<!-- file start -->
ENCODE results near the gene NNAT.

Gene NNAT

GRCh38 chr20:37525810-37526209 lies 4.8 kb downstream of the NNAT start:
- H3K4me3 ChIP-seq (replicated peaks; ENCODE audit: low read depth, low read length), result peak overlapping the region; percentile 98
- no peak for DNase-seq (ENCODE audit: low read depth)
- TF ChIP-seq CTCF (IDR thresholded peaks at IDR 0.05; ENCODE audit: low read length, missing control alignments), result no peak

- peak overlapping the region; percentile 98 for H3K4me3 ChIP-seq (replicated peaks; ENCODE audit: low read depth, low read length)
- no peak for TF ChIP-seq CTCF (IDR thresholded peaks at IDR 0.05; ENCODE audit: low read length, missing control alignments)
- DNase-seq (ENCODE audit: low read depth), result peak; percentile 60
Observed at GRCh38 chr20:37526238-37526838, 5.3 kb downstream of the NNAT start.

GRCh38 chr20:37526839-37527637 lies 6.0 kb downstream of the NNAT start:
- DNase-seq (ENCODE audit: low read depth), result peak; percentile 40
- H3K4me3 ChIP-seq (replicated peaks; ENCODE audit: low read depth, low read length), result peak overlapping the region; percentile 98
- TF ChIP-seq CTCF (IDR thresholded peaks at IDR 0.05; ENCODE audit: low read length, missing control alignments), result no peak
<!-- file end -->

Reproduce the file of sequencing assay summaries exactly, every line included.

ENCODE results near the gene NNAT.

Gene NNAT

GRCh38 chr20:37525810-37526209 lies 4.8 kb downstream of the NNAT start:
- H3K4me3 ChIP-seq (replicated peaks; ENCODE audit: low read depth, low read length), result peak overlapping the region; percentile 98
- no peak for DNase-seq (ENCODE audit: low read depth)
- TF ChIP-seq CTCF (IDR thresholded peaks at IDR 0.05; ENCODE audit: low read length, missing control alignments), result no peak

- peak overlapping the region; percentile 98 for H3K4me3 ChIP-seq (replicated peaks; ENCODE audit: low read depth, low read length)
- no peak for TF ChIP-seq CTCF (IDR thresholded peaks at IDR 0.05; ENCODE audit: low read length, missing control alignments)
- DNase-seq (ENCODE audit: low read depth), result peak; percentile 60
Observed at GRCh38 chr20:37526238-37526838, 5.3 kb downstream of the NNAT start.

GRCh38 chr20:37526839-37527637 lies 6.0 kb downstream of the NNAT start:
- DNase-seq (ENCODE audit: low read depth), result peak; percentile 40
- H3K4me3 ChIP-seq (replicated peaks; ENCODE audit: low read depth, low read length), result peak overlapping the region; percentile 98
- TF ChIP-seq CTCF (IDR thresholded peaks at IDR 0.05; ENCODE audit: low read length, missing control alignments), result no peak